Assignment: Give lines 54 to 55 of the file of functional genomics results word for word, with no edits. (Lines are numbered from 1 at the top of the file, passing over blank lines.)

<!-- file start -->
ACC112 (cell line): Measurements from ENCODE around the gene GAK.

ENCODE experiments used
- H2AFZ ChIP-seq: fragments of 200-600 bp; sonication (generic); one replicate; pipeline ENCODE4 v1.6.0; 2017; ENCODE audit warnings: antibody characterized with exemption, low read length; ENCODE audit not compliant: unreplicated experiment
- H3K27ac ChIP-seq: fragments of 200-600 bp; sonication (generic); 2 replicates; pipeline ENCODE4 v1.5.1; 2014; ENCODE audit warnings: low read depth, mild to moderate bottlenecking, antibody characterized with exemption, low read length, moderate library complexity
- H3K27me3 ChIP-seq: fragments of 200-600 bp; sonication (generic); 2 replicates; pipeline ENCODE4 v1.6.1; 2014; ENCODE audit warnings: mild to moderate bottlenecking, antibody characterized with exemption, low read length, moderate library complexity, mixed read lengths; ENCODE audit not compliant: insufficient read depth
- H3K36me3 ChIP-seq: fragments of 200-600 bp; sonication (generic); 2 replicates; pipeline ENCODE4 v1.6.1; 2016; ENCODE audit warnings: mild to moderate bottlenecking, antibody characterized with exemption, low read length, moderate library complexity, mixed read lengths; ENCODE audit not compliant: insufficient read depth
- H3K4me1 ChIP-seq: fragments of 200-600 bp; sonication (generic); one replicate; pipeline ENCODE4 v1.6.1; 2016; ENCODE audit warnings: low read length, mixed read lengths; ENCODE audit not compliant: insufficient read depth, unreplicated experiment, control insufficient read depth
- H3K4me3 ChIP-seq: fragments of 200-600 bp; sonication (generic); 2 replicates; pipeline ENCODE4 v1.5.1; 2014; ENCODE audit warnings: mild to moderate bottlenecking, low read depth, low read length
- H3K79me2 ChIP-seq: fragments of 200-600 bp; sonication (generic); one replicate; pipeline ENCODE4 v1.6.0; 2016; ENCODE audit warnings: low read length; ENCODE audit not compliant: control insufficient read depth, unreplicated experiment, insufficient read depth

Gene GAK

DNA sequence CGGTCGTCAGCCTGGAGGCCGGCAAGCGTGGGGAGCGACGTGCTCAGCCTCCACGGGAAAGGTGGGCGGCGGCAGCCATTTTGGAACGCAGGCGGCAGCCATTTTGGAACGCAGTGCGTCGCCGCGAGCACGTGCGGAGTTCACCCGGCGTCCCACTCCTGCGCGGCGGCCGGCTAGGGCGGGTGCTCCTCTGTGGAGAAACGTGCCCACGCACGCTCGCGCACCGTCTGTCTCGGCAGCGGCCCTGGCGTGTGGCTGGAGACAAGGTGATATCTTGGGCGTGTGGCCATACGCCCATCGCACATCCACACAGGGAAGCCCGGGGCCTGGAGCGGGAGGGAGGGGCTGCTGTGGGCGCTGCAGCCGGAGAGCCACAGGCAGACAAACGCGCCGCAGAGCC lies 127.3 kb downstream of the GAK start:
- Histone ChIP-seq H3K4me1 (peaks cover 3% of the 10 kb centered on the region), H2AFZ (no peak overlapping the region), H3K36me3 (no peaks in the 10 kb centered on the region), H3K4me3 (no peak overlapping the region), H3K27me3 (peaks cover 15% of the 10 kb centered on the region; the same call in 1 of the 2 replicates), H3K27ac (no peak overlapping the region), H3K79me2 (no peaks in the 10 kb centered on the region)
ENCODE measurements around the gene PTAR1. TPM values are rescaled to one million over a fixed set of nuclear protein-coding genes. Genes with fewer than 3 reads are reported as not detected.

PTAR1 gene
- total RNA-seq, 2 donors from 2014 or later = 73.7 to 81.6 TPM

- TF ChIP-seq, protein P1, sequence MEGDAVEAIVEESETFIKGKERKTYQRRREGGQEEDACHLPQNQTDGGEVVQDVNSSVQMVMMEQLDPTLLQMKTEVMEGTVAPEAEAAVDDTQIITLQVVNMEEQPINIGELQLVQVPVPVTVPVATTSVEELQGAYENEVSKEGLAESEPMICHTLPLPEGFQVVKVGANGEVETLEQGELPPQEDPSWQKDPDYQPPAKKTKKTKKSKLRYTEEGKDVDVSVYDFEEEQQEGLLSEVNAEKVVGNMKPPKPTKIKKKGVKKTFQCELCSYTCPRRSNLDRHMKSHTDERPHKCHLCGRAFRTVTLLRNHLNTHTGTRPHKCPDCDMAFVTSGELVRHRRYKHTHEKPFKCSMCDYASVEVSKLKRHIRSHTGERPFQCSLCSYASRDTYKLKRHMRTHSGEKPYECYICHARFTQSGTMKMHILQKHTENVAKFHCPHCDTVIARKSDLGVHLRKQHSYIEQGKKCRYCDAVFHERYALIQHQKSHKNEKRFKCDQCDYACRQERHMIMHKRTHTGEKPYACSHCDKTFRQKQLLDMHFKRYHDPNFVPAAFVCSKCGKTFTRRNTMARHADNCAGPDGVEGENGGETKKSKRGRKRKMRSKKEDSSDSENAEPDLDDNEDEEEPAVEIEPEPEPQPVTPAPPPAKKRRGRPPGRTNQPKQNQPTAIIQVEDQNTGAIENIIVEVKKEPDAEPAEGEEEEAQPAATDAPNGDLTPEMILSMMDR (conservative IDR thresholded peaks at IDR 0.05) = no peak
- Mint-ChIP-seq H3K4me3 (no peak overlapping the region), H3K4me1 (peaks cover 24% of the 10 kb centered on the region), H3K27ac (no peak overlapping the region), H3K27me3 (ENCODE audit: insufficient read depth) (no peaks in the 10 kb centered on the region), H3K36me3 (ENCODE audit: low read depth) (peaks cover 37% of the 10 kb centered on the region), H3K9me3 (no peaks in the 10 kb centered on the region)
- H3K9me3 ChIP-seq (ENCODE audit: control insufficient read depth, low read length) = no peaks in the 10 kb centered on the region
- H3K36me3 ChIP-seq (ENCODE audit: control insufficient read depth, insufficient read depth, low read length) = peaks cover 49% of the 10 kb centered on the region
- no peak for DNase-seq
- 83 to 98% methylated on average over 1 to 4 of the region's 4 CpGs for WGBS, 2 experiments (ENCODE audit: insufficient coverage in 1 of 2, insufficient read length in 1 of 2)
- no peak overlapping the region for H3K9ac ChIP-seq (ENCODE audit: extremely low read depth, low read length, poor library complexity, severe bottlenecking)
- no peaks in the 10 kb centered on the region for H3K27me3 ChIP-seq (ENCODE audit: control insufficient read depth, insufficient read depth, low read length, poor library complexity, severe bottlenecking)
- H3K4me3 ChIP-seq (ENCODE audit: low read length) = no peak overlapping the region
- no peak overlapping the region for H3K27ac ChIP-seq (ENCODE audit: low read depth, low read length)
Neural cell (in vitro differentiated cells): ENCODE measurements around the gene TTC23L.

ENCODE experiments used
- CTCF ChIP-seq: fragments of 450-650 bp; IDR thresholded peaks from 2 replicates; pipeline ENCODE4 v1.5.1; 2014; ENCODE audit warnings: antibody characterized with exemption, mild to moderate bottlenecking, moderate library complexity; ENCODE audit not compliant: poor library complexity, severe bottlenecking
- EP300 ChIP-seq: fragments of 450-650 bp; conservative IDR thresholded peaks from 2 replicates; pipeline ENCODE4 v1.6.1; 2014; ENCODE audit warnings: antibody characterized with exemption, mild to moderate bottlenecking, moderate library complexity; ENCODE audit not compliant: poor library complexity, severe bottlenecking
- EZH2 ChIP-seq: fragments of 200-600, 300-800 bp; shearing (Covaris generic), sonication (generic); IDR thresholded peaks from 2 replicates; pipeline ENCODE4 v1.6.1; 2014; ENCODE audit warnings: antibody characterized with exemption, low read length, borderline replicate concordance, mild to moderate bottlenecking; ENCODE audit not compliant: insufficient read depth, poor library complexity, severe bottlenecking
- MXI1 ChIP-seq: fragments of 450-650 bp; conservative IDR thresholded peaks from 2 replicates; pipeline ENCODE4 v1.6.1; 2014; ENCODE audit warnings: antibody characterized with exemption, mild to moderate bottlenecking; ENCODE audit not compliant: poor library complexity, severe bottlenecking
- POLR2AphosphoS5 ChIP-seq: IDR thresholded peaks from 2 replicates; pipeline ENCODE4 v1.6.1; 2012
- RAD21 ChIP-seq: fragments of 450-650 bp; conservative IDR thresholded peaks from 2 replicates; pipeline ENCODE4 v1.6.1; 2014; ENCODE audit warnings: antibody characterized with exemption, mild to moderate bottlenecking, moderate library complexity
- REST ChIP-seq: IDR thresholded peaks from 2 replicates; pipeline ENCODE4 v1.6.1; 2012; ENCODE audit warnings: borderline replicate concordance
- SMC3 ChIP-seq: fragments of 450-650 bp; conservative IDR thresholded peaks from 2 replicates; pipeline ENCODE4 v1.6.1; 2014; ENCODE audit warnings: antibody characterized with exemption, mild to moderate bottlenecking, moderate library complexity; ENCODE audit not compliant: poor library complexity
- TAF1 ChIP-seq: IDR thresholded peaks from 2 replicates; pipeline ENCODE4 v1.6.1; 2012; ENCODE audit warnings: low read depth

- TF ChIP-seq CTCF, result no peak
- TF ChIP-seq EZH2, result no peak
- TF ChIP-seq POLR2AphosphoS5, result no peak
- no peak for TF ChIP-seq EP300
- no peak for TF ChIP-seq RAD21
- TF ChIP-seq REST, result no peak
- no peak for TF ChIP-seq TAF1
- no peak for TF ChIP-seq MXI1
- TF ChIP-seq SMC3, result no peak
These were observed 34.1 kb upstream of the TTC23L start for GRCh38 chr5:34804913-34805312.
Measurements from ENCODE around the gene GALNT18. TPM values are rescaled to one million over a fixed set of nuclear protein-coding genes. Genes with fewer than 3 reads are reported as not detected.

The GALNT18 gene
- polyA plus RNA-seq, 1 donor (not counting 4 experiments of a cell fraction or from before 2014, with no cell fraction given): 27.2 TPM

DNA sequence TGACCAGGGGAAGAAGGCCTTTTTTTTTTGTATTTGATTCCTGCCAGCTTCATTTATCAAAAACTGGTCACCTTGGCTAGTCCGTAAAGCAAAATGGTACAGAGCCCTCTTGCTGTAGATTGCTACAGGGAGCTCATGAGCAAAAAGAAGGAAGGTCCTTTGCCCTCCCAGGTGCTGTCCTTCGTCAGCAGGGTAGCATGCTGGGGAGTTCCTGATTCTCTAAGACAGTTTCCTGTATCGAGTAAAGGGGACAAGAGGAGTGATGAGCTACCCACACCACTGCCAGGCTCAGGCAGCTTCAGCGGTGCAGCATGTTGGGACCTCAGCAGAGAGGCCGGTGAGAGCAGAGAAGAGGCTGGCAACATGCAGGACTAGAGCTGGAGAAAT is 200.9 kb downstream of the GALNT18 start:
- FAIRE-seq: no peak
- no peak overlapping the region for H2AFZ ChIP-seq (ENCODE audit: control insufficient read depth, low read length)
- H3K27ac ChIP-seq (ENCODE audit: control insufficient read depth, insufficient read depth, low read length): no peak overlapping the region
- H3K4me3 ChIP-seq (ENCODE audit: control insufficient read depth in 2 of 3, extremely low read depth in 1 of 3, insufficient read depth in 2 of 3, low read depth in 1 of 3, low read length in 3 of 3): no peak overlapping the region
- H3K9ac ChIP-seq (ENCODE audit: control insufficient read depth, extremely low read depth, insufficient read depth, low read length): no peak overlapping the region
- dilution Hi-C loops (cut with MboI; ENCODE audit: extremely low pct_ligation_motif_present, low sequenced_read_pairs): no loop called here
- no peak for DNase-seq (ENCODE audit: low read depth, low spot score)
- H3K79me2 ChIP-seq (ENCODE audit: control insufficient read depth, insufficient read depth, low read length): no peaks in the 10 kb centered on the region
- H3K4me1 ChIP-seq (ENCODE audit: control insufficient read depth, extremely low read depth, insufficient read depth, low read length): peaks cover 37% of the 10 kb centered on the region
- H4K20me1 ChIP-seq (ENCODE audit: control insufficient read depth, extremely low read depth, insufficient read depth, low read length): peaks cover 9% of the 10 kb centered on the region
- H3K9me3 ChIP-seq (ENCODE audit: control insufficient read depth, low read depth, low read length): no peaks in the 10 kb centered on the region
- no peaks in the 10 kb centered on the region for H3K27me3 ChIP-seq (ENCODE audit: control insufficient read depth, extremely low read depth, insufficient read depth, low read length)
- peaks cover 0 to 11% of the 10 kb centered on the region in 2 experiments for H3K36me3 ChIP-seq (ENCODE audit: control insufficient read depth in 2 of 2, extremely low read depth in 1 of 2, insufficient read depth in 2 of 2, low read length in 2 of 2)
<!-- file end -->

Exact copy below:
- H3K4me3 ChIP-seq (ENCODE audit: control insufficient read depth in 2 of 3, extremely low read depth in 1 of 3, insufficient read depth in 2 of 3, low read depth in 1 of 3, low read length in 3 of 3): no peak overlapping the region
- H3K9ac ChIP-seq (ENCODE audit: control insufficient read depth, extremely low read depth, insufficient read depth, low read length): no peak overlapping the region